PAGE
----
1. ^ "MC Bahawalpur". MC Bahawalpur. Archived from the original on 26 April 2018. Retrieved 25 April 2018.
  2. ^
  3. ^ "DISTRICT AND TEHSIL LEVEL POPULATION SUMMARY WITH REGION BREAKUP: PUNJAB" (PDF). Pakistan Bureau of Statistics. 3 January 2018. Archived from the original (PDF) on 25 April 2018. Retrieved 24 April 2018.
  4. ^ a b "Pakistan: Provinces and Major Cities - Population Statistics, Maps, Charts, Weather and Web Information".
  5. ^ Dar, Shujaat Zamir (2007). Sights in the Sands of Cholistan: Bahawalpur's History and Architecture. Oxford University Press. ISBN 9780195473537.
  6. ^ "A century later, Bahawalpur's Darbar Mahal stands tall - The Express Tribune". 21 April 2017.
  7. ^ Auj, Nūruzzamān (1987). Ancient Bahawalpur. Caravan Book Centre.
  8. ^ Gupta, Parmanand (1989). Geography from Ancient Indian Coins & Seals. Concept Publishing Company. ISBN 9788170222484.
  9. ^ North Indian Inscriptions volume III: Inscriptions of the Early Gupta Kings. p. 23.
  10. ^ "UNESCO Office in Bangkok: Uch Monument". Archived from the original on 23 January 2018. Retrieved 26 January 2018.
  11. ^ Wright, Arnold, ed. (1922). Indian States: A Biographical, Historical, and Administrative Survey. Asian Educational Services. p. 145. ISBN 9788120619654.
  12. ^ Gilmartin, David (5 June 2015). Blood and Water: The Indus River Basin in Modern History. Univ of California Press. ISBN 9780520285293.
  13. ^ a b c d e f Cotton, James Sutherland; Burn, Sir Richard; Meyer, Sir William Stevenson (1908). Imperial Gazetteer of India ... Clarendon Press.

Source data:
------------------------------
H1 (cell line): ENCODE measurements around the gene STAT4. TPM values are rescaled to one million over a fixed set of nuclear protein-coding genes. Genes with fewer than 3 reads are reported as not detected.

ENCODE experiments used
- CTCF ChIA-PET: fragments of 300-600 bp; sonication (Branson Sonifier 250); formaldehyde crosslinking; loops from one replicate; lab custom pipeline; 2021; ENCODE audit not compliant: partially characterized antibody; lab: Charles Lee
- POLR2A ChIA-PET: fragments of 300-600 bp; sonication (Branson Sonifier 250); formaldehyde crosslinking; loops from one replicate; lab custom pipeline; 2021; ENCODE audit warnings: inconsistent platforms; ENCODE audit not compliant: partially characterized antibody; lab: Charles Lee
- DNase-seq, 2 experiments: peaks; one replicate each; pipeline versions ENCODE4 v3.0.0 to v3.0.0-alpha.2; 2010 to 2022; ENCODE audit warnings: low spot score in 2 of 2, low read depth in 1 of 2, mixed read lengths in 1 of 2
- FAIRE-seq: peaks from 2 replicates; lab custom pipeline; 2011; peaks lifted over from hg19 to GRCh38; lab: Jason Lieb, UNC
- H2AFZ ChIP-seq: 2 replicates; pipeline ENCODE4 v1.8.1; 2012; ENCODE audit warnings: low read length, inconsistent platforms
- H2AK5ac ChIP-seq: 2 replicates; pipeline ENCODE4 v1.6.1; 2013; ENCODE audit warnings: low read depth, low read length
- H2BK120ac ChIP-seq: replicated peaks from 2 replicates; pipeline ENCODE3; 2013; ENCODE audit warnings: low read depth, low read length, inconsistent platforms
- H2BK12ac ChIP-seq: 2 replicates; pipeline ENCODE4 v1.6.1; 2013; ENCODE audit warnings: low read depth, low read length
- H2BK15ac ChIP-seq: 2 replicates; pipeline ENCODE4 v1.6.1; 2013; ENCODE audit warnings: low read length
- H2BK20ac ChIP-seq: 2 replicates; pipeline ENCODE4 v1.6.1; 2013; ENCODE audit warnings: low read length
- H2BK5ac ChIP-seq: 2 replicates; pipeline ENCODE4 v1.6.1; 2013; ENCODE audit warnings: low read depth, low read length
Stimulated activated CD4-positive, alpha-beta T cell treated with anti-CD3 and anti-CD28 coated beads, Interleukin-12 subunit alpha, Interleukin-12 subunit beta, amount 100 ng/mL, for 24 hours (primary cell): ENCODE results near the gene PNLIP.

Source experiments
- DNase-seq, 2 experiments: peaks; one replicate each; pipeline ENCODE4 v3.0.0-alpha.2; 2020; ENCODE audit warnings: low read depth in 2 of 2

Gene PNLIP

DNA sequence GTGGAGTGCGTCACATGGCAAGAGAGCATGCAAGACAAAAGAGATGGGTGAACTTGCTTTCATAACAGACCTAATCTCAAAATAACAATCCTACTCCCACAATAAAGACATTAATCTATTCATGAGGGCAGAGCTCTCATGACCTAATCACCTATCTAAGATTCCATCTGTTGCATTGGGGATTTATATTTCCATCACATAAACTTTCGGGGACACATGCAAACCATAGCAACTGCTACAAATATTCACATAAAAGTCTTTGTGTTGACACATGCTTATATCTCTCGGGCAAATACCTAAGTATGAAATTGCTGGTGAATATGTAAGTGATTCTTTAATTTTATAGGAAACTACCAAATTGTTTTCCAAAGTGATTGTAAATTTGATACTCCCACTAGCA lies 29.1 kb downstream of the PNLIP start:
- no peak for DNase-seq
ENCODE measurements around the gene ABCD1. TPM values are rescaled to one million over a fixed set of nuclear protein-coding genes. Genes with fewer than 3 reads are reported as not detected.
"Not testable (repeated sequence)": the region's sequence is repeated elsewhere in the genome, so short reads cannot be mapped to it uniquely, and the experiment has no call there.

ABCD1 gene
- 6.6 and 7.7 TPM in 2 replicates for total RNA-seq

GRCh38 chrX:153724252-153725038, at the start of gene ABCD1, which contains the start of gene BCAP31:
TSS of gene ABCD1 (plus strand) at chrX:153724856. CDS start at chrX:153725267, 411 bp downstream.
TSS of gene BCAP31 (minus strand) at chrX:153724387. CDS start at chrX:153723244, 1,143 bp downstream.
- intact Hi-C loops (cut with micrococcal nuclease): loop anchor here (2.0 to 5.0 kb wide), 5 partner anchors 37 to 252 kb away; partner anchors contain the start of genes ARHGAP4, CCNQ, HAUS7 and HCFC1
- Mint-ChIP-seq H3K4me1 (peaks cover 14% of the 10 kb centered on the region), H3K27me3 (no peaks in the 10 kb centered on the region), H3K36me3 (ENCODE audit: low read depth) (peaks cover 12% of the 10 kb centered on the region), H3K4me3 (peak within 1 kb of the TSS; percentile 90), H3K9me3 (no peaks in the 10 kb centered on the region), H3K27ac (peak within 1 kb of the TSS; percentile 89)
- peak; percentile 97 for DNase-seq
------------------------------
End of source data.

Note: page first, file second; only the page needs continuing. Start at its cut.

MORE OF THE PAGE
14. ^ a b c d e The Asiatic Journal and Monthly Register for British India and Its Dependencies. Black, Parbury, & Allen. 1838.
  15. ^ a b c d e f g h i j Álī, Shahāmat (1848). The History of Bahawalpur: With Notices of the Adjacent Countries of Sindh, Afghanistan, Multan, and the West of India. James Madden.
  16. ^ a b Burki, Shahid Javed (19 March 2015). Historical Dictionary of Pakistan. Rowman & Littlefield. ISBN 9781442241480.
  17. ^ a b bahādur.), Muḥammad Laṭīf (Saiyid, khān (1891). History of the Panjáb from the Remotest Antiquity to the Present Time. Calcutta Central Press Company, limited.
  18. ^ Minahan, James (2012). Ethnic Groups of South Asia and the Pacific: An Encyclopedia. ABC-CLIO. ISBN 9781598846591.
  19. ^ "Bahawalpur | Pakistan". Encyclopedia Britannica. Retrieved 26 January 2018.
  20. ^ Javaid, Umbreen (2004). Politics of Bahawalpur: From State to Region, 1947-2000. Classic.
  21. ^ "Archived copy". Archived from the original on 3 September 2010. Retrieved 17 September 2009.CS1 maint: archived copy as title (link)
  22. ^ Denzil Ibbetson, K.C.S.I. (1911). A glossary of the tribes and castes of the Punjab and North-West frontier province: a-k, volume 2. p. 93.
  23. ^ Jones, Justin; Qasmi, Ali Usman (13 April 2015). The Shi'a in Modern South Asia: Religion, History and Politics. Cambridge University Press. ISBN 9781316338872.
  24. ^ "After Lahore, six others to become 'safer cities'". Express Tribune. 20 February 2017. Retrieved 23 February 2017.
  25. ^ "Punjab Safe City Project inaugurated". Dawn. 12 October 2016. Retrieved 23 February 2017.


External links[edit]